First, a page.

Market or auction based methods, which are somewhat less computationally demanding, are commonly used for decentralized/distributed MRTA, especially where inter-agent communication and consensus is limited , . These methods have seen significant success in multiple mobile robot system (MMRS) task allocation, especially for unknown region exploration [14, 5, 15, 16]. Auction based approaches are well suited for dynamic tasks and environments, and benefit from the ability to distribute the computational burden among the agents. However, they often produce less optimal solutions than the fully centralized optimization approaches . Recent efforts have focused on improving the optimality of the solutions. For example, Korsah et. al.  seeded their market based method with pre-computed optimal schedules of static tasks, which, however, could be computationally expensive for large scale problems. Task cluster allocation was also shown to have promising results in improving the workload balance in . However, it also led to increased computational complexity due to the necessity to bid on all the cluster combinations.
Therefore, similar to the centralized optimization methods, the main challenge is that improved solution quality often comes at the cost of increased computation times for large scale problems as in the current application. We address this challenge by employing a market-based method as a schedule refinement technique on a smaller scale problem defined by the leftover tasks, instead of using it to directly solve the full scheduling problem. In particular, our method exploits a schedule placement technique similar to the one used in , where optimal placement of the task within the schedule helped inform bids and increased solution optimality.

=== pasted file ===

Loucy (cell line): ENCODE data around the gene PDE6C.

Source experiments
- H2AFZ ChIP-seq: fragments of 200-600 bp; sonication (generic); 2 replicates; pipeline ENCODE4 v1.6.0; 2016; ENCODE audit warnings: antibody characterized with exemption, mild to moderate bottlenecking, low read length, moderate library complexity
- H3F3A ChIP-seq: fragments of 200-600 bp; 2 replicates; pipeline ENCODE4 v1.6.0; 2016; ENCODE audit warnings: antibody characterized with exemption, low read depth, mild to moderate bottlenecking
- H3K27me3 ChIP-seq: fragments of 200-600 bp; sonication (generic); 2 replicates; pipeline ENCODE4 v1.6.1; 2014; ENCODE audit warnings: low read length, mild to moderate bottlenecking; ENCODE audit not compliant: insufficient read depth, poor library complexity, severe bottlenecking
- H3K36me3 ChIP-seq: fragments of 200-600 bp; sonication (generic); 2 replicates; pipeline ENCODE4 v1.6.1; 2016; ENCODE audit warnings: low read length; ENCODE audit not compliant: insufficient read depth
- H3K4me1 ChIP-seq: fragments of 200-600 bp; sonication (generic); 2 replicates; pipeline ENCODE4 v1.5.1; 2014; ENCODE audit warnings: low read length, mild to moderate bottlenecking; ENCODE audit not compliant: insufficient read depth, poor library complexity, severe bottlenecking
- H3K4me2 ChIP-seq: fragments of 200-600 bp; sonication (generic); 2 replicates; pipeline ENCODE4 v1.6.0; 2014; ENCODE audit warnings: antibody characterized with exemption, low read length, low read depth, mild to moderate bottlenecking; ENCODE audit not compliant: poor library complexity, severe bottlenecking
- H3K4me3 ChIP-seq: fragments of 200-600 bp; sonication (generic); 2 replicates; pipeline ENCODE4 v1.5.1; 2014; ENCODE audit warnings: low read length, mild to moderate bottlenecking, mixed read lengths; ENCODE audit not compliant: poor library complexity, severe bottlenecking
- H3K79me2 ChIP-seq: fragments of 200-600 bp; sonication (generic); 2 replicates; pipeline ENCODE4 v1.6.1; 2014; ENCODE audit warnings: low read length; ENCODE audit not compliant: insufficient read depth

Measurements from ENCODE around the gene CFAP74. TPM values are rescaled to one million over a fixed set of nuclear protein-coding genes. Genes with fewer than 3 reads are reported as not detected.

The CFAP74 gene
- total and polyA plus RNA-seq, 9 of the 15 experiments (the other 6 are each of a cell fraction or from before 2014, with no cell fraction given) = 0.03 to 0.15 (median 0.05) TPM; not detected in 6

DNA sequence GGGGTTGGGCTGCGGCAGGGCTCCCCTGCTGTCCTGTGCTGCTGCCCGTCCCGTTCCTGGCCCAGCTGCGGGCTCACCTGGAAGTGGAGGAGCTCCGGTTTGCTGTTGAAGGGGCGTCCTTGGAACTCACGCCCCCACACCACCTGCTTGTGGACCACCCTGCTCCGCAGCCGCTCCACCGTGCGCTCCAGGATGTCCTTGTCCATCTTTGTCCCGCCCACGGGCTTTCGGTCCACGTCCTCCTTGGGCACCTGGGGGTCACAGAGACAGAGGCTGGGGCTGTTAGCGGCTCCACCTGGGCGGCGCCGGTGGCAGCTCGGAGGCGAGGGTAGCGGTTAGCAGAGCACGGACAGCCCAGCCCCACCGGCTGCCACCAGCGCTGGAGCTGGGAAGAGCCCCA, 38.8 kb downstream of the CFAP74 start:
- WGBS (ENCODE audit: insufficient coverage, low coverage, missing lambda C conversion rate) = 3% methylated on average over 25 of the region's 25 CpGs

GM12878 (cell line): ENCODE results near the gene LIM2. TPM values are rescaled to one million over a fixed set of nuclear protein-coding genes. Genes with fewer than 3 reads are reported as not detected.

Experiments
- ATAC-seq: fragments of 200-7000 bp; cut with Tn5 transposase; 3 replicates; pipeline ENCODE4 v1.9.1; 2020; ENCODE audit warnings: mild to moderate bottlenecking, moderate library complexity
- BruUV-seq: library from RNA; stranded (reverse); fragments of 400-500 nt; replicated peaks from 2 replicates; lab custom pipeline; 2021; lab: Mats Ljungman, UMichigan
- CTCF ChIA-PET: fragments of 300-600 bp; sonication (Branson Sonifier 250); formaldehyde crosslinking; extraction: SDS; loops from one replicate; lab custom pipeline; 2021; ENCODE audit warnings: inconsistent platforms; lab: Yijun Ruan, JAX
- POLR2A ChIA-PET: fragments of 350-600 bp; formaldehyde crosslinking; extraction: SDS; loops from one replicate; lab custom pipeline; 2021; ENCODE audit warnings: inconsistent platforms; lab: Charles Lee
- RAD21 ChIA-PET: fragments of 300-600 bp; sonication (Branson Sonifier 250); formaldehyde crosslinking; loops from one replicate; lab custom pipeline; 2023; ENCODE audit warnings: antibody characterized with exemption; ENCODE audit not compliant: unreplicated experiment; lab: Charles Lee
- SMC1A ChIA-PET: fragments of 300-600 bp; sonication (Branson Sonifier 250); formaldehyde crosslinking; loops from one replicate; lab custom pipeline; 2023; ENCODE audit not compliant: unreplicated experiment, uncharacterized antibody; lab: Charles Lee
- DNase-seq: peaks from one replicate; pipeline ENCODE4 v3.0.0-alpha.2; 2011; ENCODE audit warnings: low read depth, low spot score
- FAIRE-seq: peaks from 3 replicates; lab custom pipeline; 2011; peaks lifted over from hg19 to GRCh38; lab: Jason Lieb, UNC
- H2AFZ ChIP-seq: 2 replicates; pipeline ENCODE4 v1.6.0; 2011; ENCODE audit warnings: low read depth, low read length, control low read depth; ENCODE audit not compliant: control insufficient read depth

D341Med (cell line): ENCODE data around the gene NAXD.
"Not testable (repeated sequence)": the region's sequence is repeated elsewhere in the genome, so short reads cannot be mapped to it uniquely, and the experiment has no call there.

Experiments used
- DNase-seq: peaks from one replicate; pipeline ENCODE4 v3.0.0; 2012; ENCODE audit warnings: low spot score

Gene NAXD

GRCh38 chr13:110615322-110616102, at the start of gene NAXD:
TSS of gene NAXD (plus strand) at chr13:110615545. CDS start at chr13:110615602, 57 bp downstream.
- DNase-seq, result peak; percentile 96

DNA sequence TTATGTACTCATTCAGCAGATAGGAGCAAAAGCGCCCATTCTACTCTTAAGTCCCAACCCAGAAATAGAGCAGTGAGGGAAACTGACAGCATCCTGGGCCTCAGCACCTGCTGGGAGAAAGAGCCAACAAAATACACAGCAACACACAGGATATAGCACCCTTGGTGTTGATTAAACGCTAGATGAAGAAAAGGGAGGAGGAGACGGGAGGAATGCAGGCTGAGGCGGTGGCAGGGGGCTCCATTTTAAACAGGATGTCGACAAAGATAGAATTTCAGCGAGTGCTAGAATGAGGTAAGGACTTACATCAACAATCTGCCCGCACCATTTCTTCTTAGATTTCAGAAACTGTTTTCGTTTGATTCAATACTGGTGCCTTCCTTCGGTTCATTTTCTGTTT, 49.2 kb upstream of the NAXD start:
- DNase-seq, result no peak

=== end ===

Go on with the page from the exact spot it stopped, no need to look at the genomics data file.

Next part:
We also use a graph partitioning method, commonly used in high performance computing research, for nominal scheduling. Partitioning techniques are not as commonly used for MRTA as centralized optimization or market-based approaches, but they are shown to have direct benefits in solving task allocation problems with favorable scaling properties in . Moreover, partitioning has shown effectiveness in fair global task subdivision for heterogeneous robot teams , as well as enabling quicker convergence for workload division in multi-robot exploration . Our work extends these partitioning methods to the structured nature of aircraft assembly problems for equitable work distribution. We build upon these methods by using them not only for equal task allocation, but also to enable de-conflicted task scheduling.
Iii Problem Formulation
We consider the class of manufacturing problems where pairs of homogeneous, stationary robots perform discrete assembly tasks on a work part, where . Since task allocation of any robot inherently depends on the schedules of all the other proximate robots in order to avoid collisions, this class of problems best fits in the single-task robots, single-robot tasks, time extended assignment with cross-schedule dependencies (XD[ST-SR-TA]) category of problems in the MRTA taxonomy . The robots are situated about the part along opposing pairs. The reach of each robot is limited to a subset of tasks but overlaps with the reach of the adjacent and opposite robots. This arrangement, shown in Fig. 1, defines an axial direction that is leveraged for task scheduling in the next section.